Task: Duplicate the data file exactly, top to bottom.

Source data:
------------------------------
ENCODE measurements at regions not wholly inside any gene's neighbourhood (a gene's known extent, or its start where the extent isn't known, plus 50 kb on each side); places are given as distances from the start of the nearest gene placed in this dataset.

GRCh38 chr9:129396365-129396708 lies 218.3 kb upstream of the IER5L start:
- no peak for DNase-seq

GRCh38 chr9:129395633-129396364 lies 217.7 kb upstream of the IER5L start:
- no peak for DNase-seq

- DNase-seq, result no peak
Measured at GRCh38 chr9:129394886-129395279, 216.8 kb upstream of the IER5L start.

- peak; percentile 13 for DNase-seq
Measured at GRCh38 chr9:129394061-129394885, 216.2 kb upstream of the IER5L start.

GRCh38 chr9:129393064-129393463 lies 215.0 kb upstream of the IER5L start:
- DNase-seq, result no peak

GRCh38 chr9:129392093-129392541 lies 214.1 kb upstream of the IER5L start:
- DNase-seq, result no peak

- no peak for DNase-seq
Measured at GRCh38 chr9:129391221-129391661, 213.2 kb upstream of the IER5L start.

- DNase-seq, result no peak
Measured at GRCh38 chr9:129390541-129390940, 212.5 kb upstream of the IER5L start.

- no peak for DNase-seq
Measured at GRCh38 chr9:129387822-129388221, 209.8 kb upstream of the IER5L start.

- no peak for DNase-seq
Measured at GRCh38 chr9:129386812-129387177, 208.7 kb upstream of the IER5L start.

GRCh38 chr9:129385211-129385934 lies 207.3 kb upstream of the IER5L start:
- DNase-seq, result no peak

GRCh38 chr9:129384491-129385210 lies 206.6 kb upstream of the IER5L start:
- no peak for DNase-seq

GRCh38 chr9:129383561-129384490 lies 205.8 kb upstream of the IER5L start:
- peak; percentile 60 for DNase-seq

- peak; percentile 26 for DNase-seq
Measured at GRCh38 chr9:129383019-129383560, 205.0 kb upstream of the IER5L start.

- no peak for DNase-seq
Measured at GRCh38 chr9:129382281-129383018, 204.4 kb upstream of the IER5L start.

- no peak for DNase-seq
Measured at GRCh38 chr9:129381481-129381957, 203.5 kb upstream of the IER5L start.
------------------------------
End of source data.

ENCODE measurements at regions not wholly inside any gene's neighbourhood (a gene's known extent, or its start where the extent isn't known, plus 50 kb on each side); places are given as distances from the start of the nearest gene placed in this dataset.

GRCh38 chr9:129396365-129396708 lies 218.3 kb upstream of the IER5L start:
- no peak for DNase-seq

GRCh38 chr9:129395633-129396364 lies 217.7 kb upstream of the IER5L start:
- no peak for DNase-seq

- DNase-seq, result no peak
Measured at GRCh38 chr9:129394886-129395279, 216.8 kb upstream of the IER5L start.

- peak; percentile 13 for DNase-seq
Measured at GRCh38 chr9:129394061-129394885, 216.2 kb upstream of the IER5L start.

GRCh38 chr9:129393064-129393463 lies 215.0 kb upstream of the IER5L start:
- DNase-seq, result no peak

GRCh38 chr9:129392093-129392541 lies 214.1 kb upstream of the IER5L start:
- DNase-seq, result no peak

- no peak for DNase-seq
Measured at GRCh38 chr9:129391221-129391661, 213.2 kb upstream of the IER5L start.

- DNase-seq, result no peak
Measured at GRCh38 chr9:129390541-129390940, 212.5 kb upstream of the IER5L start.

- no peak for DNase-seq
Measured at GRCh38 chr9:129387822-129388221, 209.8 kb upstream of the IER5L start.

- no peak for DNase-seq
Measured at GRCh38 chr9:129386812-129387177, 208.7 kb upstream of the IER5L start.

GRCh38 chr9:129385211-129385934 lies 207.3 kb upstream of the IER5L start:
- DNase-seq, result no peak

GRCh38 chr9:129384491-129385210 lies 206.6 kb upstream of the IER5L start:
- no peak for DNase-seq

GRCh38 chr9:129383561-129384490 lies 205.8 kb upstream of the IER5L start:
- peak; percentile 60 for DNase-seq

- peak; percentile 26 for DNase-seq
Measured at GRCh38 chr9:129383019-129383560, 205.0 kb upstream of the IER5L start.

- no peak for DNase-seq
Measured at GRCh38 chr9:129382281-129383018, 204.4 kb upstream of the IER5L start.

- no peak for DNase-seq
Measured at GRCh38 chr9:129381481-129381957, 203.5 kb upstream of the IER5L start.